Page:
Offensive Woes

Mark Teixeira is out for at least 8-10 weeks with a wrist injury.

This is the first time in my 20 years that I have been concerned about the Yankees’ bats. After news that Mark Teixeira could be out for the rest of the season with a partially torn tendon sheath in his right wrist, acknowledging the problem can no longer be avoided. A few days ago Cashman signed Brennan Boesch after he was released by the Tigers. He is not a horrible player and good for 15 HR, 50 RBIs, and 450 ABs, but that hardly covers Teixeira’s 40 HR, 100 RBI potential (assuming last year was an outlier for him).

Our likely 1 and 2 spots, Ichiro and Brett Gardner, have both been having a torrid preseason. Ichiro has hit .387/.457/.452 in 11 games and Gardner is right up there with .325/.400/.375 in 14 games. Without Teixeira, Granderson, or even Alex Rodriguex the 3 and 4 spots will be filled with Derek Jeter and Robinson Cano. At this point it looks like our only power hitter is Robinson Cano. Yikes. Cano is easily the best second-baseman in baseball, but the New York Yankees should not have to rely upon a SECOND-BASEMAN as their long-ball hitter. While youngster Melky Mesa has been exhibiting some promise (3 HRs and 9 RBIs this spring), his current .186/.239/.395 is dismal. Juan Rivera has also been hitting reasonably well, posting a .286/.302/.381 over 14 games. If you have been following closely, you may have noticed that four of the five players that I have named so far are outfielders. Unfortunately, I am reasonably sure that Cashman will not be making any moves more earth-shattering than the Boesch signing.

Here is what I expect will be the Yankees’ opening day lineup:
1. Brett Gardner – LF
2. Ichiro Suzuki – CF*
3. Derek Jeter – SS**
4. Robinson Cano – 2B
5. Kevin Youkilis – 3B
6. Travis Hafner***
7. Juan Rivera – RF
8. Brennan Boesch – 1B****
9. Chris Stewart/Francisco Cervelli – C*****
*it’s either him or Gardner in CF, at least Ichiro has an arm
**only because he is Jeter and Cashman would not dare to move him out of the top 4
****I don’t know if he can even play a competent first, but who else?
*****both equally terrible options, Stewart has the defense without the bat and Cervelli has what Stewart has without the defense.

As you can see, this is not the Yankees team that we are used to, but it is important that we remain steadfast and support our boys, if not to prove anything more than we are more faithful than Red Sox fans.


Moving Forward – The Yankees Rebuild (or don’t)

There is a lot of speculation about the Yankees success in the coming seasons and I wanted to provide my perspective.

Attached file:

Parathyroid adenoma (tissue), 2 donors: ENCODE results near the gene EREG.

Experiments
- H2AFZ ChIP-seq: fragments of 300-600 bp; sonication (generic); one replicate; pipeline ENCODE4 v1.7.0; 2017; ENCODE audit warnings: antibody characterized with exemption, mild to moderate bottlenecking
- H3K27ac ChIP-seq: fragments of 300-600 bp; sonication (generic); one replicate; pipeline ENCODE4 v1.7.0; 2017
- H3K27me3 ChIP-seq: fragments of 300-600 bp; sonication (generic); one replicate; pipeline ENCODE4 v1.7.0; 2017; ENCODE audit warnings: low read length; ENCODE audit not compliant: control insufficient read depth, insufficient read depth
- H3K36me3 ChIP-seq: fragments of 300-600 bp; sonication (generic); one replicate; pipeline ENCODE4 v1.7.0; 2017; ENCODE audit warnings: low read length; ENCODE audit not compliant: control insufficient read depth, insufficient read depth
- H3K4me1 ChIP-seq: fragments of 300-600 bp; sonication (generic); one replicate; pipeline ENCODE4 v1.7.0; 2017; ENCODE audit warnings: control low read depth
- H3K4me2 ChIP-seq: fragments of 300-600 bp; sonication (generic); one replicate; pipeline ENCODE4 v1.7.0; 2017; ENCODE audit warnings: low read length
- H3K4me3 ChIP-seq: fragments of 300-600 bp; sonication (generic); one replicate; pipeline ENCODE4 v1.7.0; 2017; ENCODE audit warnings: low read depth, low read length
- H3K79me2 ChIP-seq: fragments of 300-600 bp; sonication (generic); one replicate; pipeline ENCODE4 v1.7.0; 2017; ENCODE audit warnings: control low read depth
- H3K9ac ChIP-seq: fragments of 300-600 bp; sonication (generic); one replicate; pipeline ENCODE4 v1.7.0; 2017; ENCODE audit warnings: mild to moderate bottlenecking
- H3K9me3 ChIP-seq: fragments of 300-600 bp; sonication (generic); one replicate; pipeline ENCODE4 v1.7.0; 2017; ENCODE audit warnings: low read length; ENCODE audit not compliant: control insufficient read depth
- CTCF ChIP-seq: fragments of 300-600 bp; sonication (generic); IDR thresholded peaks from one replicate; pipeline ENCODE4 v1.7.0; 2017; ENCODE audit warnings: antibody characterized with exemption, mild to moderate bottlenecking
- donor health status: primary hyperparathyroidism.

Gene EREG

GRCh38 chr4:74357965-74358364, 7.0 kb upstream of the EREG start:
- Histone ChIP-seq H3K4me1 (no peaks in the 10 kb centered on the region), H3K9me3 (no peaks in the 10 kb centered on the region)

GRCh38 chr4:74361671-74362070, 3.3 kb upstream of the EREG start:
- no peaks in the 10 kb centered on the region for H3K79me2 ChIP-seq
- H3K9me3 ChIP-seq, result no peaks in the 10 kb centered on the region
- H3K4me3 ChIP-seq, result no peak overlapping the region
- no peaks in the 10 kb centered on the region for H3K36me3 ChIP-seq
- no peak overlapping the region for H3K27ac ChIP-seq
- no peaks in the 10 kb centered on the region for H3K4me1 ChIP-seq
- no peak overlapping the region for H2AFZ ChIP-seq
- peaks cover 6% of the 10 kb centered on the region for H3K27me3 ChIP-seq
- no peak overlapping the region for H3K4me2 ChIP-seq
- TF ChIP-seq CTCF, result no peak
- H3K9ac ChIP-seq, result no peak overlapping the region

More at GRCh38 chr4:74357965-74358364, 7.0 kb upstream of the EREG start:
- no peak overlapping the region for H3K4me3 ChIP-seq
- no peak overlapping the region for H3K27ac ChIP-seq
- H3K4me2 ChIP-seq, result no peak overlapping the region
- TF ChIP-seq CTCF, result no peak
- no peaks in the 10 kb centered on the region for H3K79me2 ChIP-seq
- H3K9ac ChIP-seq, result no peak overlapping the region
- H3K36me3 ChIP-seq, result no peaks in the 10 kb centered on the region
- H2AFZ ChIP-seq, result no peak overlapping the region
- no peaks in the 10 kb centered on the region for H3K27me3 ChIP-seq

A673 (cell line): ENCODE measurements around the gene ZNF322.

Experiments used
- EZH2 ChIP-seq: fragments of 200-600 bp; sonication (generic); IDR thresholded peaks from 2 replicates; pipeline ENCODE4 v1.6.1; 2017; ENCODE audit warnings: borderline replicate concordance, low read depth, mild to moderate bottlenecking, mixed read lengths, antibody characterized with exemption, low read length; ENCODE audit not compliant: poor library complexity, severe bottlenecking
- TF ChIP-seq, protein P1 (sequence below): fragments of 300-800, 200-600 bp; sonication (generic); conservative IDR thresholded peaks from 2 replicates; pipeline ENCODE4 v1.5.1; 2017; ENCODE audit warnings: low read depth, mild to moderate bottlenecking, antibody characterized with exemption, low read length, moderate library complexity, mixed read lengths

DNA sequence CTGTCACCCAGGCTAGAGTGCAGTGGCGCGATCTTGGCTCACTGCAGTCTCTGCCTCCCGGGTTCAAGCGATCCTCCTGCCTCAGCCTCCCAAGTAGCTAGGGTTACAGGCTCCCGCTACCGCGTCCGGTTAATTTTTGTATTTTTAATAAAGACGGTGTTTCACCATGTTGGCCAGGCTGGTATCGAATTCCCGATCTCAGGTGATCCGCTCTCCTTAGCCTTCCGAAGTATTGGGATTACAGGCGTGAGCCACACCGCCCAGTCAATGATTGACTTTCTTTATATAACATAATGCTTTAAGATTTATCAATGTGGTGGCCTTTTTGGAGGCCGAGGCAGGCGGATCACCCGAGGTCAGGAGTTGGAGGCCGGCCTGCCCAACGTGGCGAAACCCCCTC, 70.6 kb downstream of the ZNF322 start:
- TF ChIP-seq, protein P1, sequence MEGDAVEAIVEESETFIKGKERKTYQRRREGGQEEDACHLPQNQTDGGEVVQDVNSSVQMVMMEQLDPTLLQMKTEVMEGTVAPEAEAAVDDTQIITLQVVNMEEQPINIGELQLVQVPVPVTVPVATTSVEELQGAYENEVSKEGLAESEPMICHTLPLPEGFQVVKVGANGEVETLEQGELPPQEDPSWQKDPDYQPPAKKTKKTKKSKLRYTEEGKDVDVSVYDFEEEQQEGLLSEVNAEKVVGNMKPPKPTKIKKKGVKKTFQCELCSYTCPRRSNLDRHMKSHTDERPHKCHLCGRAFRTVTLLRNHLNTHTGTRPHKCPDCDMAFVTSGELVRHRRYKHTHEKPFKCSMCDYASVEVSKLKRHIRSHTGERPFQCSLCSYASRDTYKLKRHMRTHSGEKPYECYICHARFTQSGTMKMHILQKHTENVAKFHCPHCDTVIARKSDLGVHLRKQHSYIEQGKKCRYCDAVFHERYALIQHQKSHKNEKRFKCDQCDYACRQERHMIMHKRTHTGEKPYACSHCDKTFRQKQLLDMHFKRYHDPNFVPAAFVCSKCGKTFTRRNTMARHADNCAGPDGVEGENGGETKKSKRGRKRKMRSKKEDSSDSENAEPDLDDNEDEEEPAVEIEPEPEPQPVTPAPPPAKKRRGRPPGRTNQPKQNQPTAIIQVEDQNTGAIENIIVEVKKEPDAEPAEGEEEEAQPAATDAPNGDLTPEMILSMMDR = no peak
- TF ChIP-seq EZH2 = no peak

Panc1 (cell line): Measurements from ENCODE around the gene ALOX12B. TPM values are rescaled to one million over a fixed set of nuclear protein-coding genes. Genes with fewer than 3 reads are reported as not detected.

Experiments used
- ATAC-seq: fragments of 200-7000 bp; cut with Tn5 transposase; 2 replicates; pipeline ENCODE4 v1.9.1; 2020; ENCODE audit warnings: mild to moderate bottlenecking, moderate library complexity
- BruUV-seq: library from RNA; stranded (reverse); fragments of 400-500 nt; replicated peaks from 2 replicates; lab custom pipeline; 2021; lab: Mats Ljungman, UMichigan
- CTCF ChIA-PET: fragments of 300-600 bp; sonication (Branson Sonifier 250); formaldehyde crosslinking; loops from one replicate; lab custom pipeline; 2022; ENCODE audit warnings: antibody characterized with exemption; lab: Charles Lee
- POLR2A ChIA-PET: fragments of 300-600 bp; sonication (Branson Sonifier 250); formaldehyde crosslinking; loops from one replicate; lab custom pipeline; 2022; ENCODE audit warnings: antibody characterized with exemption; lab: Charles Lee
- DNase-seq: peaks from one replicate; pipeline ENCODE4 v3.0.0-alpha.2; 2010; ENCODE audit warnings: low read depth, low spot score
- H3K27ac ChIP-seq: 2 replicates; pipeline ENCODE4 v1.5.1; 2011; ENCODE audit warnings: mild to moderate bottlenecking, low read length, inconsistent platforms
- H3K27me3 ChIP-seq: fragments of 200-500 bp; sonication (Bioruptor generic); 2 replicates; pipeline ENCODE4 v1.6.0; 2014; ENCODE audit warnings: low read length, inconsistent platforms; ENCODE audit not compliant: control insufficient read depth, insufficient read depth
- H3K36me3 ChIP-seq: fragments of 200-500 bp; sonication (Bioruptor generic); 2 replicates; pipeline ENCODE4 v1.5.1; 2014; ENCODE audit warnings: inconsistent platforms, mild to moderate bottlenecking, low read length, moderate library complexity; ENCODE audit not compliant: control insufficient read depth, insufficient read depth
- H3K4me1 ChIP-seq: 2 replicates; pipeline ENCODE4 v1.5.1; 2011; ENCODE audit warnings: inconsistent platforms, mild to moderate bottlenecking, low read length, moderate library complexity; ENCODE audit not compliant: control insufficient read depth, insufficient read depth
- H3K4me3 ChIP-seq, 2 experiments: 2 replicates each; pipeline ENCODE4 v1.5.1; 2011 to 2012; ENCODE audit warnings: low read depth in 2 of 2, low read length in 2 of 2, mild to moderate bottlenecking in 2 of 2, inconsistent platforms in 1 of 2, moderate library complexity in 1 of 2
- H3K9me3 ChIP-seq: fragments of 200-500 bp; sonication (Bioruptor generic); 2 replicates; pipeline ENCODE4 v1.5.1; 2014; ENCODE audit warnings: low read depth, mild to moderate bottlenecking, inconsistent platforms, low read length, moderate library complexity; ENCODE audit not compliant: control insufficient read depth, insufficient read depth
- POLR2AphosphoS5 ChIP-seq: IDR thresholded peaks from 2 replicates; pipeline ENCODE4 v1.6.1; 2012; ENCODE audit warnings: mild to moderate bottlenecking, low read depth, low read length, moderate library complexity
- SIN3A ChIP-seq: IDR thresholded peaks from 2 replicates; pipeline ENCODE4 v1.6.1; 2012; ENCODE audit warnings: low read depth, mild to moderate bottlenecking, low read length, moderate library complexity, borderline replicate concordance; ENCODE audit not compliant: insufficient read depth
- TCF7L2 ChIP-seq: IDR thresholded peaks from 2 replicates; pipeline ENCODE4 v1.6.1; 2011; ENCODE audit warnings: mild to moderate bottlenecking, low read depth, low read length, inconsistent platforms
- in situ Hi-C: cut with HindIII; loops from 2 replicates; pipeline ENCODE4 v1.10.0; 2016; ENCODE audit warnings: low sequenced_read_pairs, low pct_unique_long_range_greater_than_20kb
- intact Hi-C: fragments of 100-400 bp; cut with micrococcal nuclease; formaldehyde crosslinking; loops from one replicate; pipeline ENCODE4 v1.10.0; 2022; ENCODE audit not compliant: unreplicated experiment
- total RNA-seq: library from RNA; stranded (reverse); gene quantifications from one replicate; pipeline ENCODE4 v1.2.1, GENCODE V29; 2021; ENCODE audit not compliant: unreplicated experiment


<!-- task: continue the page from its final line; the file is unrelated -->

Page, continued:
are undeniably in the deep twilight of the 90s dynasty, which means ownership must commit to one strategy. As of right now, Hal Steinbrenner has made it clear – as well as the uneventful offseason – that the Yankees must get the team’s aggregate salary under $189 million, and I get that. There are three paths that the team could take (well, probably more, but these are the three most likely).

  1. They make it to 2014 with a severely aging roster, only two of whom actually have contracts that extend beyond 2014, and pay to play like the Yankees that we grew up with. This is likely given our history, but Hal’s apparent refusal to imitate his father could easily prevent this.
  2. They demolish for a complete rebuild. This is accomplished with prospects, and good ones. I don’t think the Yankees should trade CC – though it could yield two or more top prospects – the Yankee faithful would have a tough time comprehending the reasoning for it. We tend to be a short-sighted bunch. While CC is pretty much out of the question, I think it would not only be an interesting idea to try to move Teixeira and Granderson, but advisable. Teixeira’s power and production dipped in 2012, as he posted only .251/.332/.475 with just 24 HR and 84 RBIs, but even that paired with his stellar defense is enough to turn a mediocre team into a contender. Either of these deals would require some mix-n-match work with backups, but that comes with a complete rebuild.
  3. The last option is the most likely: they do nothing. We have seen a glimpse of it already, Cashman signed/resigned older veterans (Ichiro, Kuroda, Youkilis), as well as flops like Juan Rivera and Travis Hafner. There has been little to no investment in young talent, which only leave a bad taste of endless dentures and foot cream.

The Yankees need to go big or go young, because right now they are going Mets.